Friday, September 22, 2006

Wet Play

Got your attention didn't I?!

This is what they call indoor recess at the school I'm currently working in. Wet Play. And you thought this post was gonna be about something more interesting didn't you...

2:30am: I'm at the computer on yet another quiet Friday night.

Got home from school - my first week as a "professional teacher" with some yummy goodies from the hot food counter at this little market near our flat, had dinner with Jeremy and then we fell asleep. At 7pm...

Woke up at 11:23 (I always seem to see this time of day on clocks - have since early high school) and decided to get up for at least a little while since it is Friday after all.

I've never been as tired as I've been this week.

Taking charge of 30 children would be tiring to any person, but adding in school schedules, endless trips to the loo, assemblies, and of course LESSONS - it gets pretty hectic at times. Today was the first rainy day we've had since the first day of school. Yep, we expected to be rained on constantly here, but Britain is having unseasonably gorgeous weather (like sunny and 25 degrees in mid September) so we're all getting pretty spoiled.

My confidence level has grown a lot this week. Jumping into a class for even a two week period requires a lot more work and effort than covering a class for just a day. I'm responsible for reporting grades and behaviours and dealing with parents (had my first one today) and even a little long term planning. I never expected to be able to manage all of the little things that make up a teacher's day and still feel refreshed enough to laugh along with my class and enjoy the cute and smart things the kids say. It's a relief to know that I won't burn out from this job after all and that I can handle much more than I expected...

Like the parent thing.

Since the class was a little nutty at the end of the day (no surprise there) I had to resort to getting them to put their heads down on their tables until I called them to get ready for home. I don't usually do this, but sometimes it's the only way to get the kids to think about their behaviour and to avoid being tempted to talk.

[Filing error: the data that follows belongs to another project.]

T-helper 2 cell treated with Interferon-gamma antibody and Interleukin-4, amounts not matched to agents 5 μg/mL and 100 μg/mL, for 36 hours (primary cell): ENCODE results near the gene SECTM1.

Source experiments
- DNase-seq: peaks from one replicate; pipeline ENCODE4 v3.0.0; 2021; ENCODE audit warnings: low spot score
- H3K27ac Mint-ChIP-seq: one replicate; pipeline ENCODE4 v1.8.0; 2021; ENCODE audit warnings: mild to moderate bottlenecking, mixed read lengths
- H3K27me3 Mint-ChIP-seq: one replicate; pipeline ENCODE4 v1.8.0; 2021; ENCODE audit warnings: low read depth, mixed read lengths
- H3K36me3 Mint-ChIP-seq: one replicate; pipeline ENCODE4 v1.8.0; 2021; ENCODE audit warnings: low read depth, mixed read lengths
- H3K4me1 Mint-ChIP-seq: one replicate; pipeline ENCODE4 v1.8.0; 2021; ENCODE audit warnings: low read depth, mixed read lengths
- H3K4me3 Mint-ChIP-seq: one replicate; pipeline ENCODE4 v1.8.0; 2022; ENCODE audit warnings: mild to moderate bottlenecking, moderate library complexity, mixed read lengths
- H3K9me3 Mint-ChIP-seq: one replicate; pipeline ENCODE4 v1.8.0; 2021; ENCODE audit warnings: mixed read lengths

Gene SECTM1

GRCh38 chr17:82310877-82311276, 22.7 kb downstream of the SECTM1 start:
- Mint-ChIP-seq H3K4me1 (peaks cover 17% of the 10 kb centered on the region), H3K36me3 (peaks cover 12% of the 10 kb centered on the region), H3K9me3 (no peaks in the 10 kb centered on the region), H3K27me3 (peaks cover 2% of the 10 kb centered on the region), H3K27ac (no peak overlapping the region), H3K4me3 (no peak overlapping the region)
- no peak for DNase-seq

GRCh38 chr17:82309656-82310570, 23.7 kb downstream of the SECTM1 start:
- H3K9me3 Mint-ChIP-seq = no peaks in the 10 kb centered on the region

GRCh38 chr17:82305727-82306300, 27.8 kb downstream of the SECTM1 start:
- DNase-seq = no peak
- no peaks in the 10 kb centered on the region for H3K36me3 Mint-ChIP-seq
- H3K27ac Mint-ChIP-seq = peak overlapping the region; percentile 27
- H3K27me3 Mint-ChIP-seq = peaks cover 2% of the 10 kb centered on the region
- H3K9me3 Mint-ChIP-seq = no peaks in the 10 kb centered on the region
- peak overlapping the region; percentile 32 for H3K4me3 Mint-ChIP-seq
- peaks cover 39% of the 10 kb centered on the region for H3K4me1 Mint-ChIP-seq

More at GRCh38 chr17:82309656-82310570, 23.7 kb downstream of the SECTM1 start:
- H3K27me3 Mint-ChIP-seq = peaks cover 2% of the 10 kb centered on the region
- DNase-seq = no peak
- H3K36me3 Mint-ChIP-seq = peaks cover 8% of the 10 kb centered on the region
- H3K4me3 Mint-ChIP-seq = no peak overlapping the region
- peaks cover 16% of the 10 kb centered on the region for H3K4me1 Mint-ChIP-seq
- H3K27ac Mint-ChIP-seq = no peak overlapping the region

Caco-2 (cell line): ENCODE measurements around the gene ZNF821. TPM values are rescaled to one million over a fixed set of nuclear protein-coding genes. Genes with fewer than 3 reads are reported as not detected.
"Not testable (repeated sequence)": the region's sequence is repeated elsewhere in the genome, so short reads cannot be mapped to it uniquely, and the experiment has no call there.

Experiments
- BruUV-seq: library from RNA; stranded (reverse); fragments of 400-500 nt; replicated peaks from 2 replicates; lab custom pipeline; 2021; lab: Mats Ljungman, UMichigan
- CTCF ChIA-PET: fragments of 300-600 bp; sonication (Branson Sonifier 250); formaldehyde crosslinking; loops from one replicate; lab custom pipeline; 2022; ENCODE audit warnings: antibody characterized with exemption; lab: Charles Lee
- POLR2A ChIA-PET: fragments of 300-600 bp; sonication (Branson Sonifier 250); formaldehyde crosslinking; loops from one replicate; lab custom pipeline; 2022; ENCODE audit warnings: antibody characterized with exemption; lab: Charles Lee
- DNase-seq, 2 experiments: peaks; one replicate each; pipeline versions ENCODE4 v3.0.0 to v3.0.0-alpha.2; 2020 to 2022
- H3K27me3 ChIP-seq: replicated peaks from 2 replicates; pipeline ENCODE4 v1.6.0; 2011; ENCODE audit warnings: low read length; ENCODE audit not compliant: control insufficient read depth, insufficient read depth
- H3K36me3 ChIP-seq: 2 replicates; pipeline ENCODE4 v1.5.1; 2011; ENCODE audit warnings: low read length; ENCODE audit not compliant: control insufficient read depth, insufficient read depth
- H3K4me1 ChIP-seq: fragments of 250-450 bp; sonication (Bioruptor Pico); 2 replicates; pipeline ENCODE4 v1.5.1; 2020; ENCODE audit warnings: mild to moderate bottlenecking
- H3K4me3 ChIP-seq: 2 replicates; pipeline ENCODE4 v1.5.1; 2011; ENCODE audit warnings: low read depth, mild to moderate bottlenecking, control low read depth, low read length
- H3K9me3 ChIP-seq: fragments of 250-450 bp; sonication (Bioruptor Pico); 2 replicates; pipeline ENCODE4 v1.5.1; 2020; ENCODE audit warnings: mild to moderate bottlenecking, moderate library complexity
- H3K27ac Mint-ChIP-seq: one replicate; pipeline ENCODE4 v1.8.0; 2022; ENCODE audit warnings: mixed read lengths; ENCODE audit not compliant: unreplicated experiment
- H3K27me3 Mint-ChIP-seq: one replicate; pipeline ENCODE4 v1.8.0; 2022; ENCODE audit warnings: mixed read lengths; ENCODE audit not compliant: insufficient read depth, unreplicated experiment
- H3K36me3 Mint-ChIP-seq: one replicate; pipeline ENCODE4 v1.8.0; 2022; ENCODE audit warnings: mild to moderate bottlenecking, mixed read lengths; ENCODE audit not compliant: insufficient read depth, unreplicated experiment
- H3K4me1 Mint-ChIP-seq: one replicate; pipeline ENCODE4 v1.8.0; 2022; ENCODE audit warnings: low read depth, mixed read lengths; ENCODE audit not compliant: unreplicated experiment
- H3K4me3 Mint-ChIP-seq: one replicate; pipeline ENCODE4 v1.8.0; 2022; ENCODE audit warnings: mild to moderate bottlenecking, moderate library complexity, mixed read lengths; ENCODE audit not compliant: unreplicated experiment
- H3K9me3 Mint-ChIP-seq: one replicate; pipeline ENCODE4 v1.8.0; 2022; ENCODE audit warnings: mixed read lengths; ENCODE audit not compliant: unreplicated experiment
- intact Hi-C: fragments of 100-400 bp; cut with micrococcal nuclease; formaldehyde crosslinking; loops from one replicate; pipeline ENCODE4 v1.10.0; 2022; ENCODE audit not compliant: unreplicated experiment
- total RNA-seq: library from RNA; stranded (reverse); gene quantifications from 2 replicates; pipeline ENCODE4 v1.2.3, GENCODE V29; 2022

While I was getting one group of kids ready for home, I noticed that three children from one of the tables were sitting up and talking. After having lectured the class (hate doing that) about their poor behaviour a few moments ago, I raised my voice and demanded that they put their heads back down with a sharper tone than normal. One of them had already been spoken to several times, so I signed him up for their version of detention and told him that I hoped he would behave better on Monday.

During dismissal time, I was watching my kids get picked up by their "grown-ups" when a parent approached me, asking if I was her son's teacher. The little boy mentioned above had decided that I was being unfair and picking on him all day and now wanted to go to a different school because I'm "mean" to him. This was said in a calm voice with the look of somebody who thinks their child is above getting in trouble and probably doesn't deserve punishment. Unfortunately I had to share his misadventures in school with her and was careful to say that I really didn't think it was representative of his personality or usual behaviour. Which is true actually - he's a good kid. Just had a couple of bad days... not a big deal, but still something that he needs to think about changing.

I'm proud of myself - I didn't waver or get nervous or back down. The mom didn't appear to be too happy that I held my ground and was able to justify my decision, but after talking to the deputy head (equivalent of a VP in North America), I felt even better about how I handled it, since apparently this parent had used the same line with another one of her children's teacher last year!

I understand why parents get concerned about their children being in trouble at school, but I wish they'd take it for what it is: 1 mistake made (usually a small, harmless one) that requires the child to take responsibility and think about how not to make the mistake in the future. It certainly doesn't affect my opinion of this student - he's one of the more vibrant characters in the class and generally works well.

Monday, (as I reminded my class at the end of the day today) starts a whole new week. Even if I have to play referee and remind them not to talk all the time, I really do think it'll be a good one.


Totally unrelated: I noticed the original sign for the school I'm at today (high up on the roof at the front of the school) - it's a large piece of concrete with the school logo and the year 1929. Apparently this isn't even considered old for London schools.


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